Citizens in Europe are reportedly on edge after madmen ran amok in Germany and France, in six incidents in two weeks. Fears are heightened and people on the street say they are more suspicious of refugees now. Just as European people become more fearful and nervous – so should refugees or people who look like them.
As horrific and barbaric as the highly publicised and recent acts of violence are, let’s put things in perspective. In 2013 there were 716 acts of intentional homicidal violence in Germany – and we can assume most murders every year are not related to asylum seekers, refugees or terrorists. In Germany, smoking kills about 128,000 people a year and 3540 people die in road crashes. There are 1.25million road deaths globally a year, and 34,064 in the US alone.
But the everyday sites of the recent European attacks also heighten fears. At a festival, cafes, with families celebrating Bastille Day, on a train, in church. Even without systematic links between these events, and similar random attacks in America, people are left wondering, ‘is anywhere safe’. The sympathies for those killed and living in fear and insecurity are due, wherever they live.
But once again, western media, and even western citizens, place higher priority on the suffering of their own. Especially when it suits a popular narrative – that terror reigns on Western streets; bearded, middle eastern men are dangerous; ISIS is a threat to our security and our way of life. Whereas in fact those we know are more likely to kill us than strangers are, smoking kills way more people than terrorism does, and us westerners live in pretty safe parts of the world.
And while the news lately has been headlined by the latest recent, even random act of senseless violence (as all acts of violence are) perpetrated by unhinged vigilantes in Europe, world attention has been distracted from the latest random acts of violence perpetrated by the US, France and Russia, and the state and ISIS forces, on innocents, in Syria.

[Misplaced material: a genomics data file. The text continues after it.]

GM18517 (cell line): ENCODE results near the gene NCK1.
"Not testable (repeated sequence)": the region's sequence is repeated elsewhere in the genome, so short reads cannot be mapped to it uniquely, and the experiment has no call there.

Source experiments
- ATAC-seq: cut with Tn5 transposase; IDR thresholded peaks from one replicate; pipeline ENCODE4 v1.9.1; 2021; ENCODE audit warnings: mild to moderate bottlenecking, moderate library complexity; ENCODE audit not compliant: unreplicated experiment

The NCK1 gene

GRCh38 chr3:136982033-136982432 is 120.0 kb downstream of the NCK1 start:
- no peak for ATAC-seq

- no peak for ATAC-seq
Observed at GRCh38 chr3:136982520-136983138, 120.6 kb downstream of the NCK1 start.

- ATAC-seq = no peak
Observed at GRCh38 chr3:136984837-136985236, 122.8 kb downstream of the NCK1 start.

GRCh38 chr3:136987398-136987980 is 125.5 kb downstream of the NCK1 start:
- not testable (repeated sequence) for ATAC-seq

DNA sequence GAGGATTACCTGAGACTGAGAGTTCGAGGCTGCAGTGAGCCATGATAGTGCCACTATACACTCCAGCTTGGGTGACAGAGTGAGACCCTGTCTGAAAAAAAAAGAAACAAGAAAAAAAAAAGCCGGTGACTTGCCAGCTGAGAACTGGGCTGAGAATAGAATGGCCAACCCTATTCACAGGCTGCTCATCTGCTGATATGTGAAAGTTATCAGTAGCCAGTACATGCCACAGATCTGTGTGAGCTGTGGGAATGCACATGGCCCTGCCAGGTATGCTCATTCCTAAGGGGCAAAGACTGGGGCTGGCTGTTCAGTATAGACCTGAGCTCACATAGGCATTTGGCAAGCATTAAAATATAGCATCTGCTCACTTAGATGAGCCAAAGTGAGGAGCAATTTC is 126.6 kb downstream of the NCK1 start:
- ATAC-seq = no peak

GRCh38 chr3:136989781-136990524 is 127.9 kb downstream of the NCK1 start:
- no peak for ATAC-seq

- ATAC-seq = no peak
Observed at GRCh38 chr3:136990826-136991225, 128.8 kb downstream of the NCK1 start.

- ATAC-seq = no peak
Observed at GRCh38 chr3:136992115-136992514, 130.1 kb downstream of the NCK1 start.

Since the start of the Syrian civil war, there have been at least 400,000 people killed. At least 14,000 of them were children. American air strikes have killed almost 6000 Syrians, at least 600 civilians. France air attacks conducted directly after the Nice truck rampage, with US airstrikes, killed about 140 citizens – men, women and children, in roughly the last week alone. Russia has killed about 2,600 civilians in its attacks on Syria. At least 700 medical workers have been killed – and although Russia reportedly also targets humanitarian facilities such as hospitals, 95% of medical workers killed since the start of the war, are victims of Syrian government forces.
So it’s not just foreign planes and munitions – add to that the damage from local factions and the state, and you have houses burned, villages destroyed. In some cities, every downtown building has been bombed. Suburbs are urban battlefields. Citizens are under siege. In Aleppo about three hundred thousand civilians have been caught between state and rebel forces, in a ruined city, lacking food, water and medical supplies. Half the residents of Homs are either dead or displaced. Three million buildings have been damaged, 1.2million homes, 9000 industrial facilities. 3878 schools have been affected. 1451 mosques have been targeted or destroyed, plus another 98 churches. 104 cultural and heritage sites and 5/6 UNESCO World Heritage Sites have been severely damaged and / or destroyed. In some places, there’s not much left at all. More than two million Syrians live in areas infested with landmines and unexploded cluster and other bombs that will contribute to physical insecurity and harm for decades to come.
And while Europeans feel insecure visiting the local café, less some madman let loose, and deserve our concern, also spare a thought for those whose previously also civilised lives, have descended into hell. Spare a thought for the equally innocent men, women and children living and dying amidst insecurity so complete as to be unimaginable to us all. Spare a thought for the displaced, the dead and injured among a Syrian battlefield they used to call home.